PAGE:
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I had the idea to try and see which non-English letters looked most like each of the letters in the English alphabet. This is excluding letters like É, because well, obviously, that looks like an English letter!

This then expanded to use other Unicode characters that seemed interesting, like Mathematical Operators and Dingbats as well.


I thought the easiest way to achieve this was to have a neural network be able to predict which English letter an image of a letter was. Then once I had the model, I could get it to predict characters that the model had not seen, and the model would estimate which English letter it looked most like.

Getting the dataset

The first thing I needed was the image dataset. I created 28x28 pixel black-and-white images of the English characters, including separating the uppercase and lowercase characters. I used some simple techniques to increase the variability in the dataset, including using different fonts, varying font sizes and applying rotations. This generated a dataset of 90,272 images.

Examples of character images from the generated dataset

Getting the model

First, I tried to get a model which would take a character and try and predict which of the 52 English letters (26 uppercase and 26 lowercase) was closest. This did not work, as there was no way for a letter to not look like an English letter. What this meant in reality was lots of false positives, because the model had to say it looked like something!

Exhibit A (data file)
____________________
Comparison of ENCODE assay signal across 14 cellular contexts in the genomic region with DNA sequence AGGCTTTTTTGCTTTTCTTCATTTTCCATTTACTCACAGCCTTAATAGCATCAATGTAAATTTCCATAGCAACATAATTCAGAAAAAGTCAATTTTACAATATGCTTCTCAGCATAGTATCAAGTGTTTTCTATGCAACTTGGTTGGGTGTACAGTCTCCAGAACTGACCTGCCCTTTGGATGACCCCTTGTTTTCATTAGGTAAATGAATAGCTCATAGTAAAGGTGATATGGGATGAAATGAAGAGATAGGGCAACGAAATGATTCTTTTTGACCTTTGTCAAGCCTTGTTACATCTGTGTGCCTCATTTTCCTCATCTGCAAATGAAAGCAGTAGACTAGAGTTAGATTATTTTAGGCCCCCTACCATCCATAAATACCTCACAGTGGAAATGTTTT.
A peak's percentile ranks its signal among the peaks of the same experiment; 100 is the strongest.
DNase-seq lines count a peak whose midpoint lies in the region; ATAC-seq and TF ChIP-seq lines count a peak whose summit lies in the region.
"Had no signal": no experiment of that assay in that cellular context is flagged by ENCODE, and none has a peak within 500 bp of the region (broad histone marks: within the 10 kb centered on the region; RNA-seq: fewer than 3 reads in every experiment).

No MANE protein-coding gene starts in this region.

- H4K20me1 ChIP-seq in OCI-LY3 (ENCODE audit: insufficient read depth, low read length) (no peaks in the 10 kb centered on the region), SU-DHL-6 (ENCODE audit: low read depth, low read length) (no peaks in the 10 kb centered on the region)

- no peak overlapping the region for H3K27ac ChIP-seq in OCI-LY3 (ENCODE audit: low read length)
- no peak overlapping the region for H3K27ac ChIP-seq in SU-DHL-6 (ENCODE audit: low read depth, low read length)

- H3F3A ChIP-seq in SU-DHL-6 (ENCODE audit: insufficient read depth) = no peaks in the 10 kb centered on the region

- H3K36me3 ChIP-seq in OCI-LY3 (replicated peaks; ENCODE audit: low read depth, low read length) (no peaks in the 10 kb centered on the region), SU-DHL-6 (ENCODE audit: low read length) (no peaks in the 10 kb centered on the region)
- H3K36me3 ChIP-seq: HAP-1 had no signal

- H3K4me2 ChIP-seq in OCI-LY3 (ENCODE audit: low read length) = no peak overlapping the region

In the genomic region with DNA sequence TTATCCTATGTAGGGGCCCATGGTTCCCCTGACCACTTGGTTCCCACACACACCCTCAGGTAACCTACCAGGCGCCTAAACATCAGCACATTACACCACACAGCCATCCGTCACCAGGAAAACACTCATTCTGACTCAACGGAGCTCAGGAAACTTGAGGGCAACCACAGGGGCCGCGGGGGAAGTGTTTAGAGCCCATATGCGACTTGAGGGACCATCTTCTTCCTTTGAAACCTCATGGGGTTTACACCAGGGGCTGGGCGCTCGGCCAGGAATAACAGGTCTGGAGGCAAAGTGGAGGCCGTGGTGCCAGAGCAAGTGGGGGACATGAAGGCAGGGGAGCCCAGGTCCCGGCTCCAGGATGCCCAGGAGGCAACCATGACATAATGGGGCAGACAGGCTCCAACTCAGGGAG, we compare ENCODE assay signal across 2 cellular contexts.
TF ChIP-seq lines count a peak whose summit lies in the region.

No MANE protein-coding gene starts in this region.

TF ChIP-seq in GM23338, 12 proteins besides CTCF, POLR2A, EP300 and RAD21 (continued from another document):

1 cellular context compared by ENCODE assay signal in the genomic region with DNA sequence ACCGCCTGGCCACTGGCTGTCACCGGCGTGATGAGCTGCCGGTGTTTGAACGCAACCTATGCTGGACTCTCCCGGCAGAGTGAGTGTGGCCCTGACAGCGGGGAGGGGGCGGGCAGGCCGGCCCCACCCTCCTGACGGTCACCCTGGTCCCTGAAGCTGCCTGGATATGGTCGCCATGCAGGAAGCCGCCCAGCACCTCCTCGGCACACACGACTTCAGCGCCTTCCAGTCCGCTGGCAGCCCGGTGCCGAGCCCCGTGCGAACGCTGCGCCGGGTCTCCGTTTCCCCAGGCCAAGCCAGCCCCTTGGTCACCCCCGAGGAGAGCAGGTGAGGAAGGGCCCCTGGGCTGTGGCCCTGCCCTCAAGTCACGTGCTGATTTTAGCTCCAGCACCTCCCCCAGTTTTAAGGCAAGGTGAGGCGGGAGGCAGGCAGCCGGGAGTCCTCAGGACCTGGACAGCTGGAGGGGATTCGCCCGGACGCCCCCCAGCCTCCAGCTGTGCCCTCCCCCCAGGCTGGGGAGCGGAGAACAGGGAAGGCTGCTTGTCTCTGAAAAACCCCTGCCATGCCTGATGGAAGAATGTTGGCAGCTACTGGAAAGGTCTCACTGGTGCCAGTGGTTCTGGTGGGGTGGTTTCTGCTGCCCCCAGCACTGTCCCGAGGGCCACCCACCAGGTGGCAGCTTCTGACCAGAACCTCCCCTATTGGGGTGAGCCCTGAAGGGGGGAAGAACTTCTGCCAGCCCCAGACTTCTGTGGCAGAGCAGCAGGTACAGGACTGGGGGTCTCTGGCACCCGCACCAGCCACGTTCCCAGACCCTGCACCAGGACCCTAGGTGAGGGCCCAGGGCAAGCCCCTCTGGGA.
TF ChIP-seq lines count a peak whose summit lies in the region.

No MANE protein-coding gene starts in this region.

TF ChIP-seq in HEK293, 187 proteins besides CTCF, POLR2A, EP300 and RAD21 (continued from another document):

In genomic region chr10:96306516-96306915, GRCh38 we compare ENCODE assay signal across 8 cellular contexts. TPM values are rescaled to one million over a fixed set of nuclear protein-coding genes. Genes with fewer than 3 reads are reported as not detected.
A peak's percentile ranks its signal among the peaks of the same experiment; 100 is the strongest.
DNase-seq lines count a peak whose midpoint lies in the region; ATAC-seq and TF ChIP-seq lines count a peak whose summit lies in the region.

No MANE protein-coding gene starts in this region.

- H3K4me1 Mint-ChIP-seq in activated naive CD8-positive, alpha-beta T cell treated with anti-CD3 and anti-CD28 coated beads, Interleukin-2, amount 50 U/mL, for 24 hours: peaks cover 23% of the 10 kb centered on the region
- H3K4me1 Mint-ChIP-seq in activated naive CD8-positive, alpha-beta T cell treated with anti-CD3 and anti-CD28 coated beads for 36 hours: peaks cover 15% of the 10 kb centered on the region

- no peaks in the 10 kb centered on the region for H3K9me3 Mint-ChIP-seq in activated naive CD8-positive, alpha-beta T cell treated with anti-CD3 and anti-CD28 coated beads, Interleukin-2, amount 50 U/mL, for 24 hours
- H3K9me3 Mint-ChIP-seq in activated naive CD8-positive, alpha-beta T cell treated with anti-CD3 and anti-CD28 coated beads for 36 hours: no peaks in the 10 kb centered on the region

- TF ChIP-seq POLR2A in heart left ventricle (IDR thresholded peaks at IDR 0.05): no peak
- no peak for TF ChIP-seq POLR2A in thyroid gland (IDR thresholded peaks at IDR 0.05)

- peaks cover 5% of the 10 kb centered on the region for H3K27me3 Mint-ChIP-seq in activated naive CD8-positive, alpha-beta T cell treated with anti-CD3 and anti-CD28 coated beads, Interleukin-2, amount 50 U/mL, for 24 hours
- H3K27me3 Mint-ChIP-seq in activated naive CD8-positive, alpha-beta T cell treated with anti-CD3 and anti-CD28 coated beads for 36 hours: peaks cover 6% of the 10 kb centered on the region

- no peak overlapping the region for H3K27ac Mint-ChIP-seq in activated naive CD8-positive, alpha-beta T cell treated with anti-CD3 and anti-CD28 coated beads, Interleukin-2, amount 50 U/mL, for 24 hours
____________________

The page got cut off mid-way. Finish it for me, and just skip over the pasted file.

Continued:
My next attempt was to generate 52 different models, one for each English letter. Each model would only have 1 question to answer, does the symbol look like my specific English letter or not? This worked much better, though having 52 models was a bit cumbersome.

Getting the results

Now that I have the model, it was time to test the models against symbols they had not seen before. I got a list of Unicode characters and looped over them, creating a 28x28 pixel black-and-white image of the character and running it through the 52 models. This took a while to run, but generated a list of results that had a very good rate of true positives, but also a bad rate of false positives. What this means is, if a unicode character did look like an English letter, my code was pretty good at finding it. It also had a habit of adding gibberish as well.

All this meant was that I had to do a little manual pruning of the data to make it seem less insane.

Looking at the results, I think I would class it as a success. It does seem like the worst font created in history though.


I like trying to solve problems that I come up with!